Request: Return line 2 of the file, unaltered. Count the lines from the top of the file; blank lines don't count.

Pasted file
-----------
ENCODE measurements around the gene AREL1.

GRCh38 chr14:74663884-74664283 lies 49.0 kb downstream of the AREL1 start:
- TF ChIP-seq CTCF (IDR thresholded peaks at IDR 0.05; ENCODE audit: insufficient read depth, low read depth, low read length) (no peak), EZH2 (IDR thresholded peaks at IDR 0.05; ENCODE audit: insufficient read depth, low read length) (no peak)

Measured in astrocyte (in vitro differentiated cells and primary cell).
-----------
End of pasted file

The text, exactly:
GRCh38 chr14:74663884-74664283 lies 49.0 kb downstream of the AREL1 start: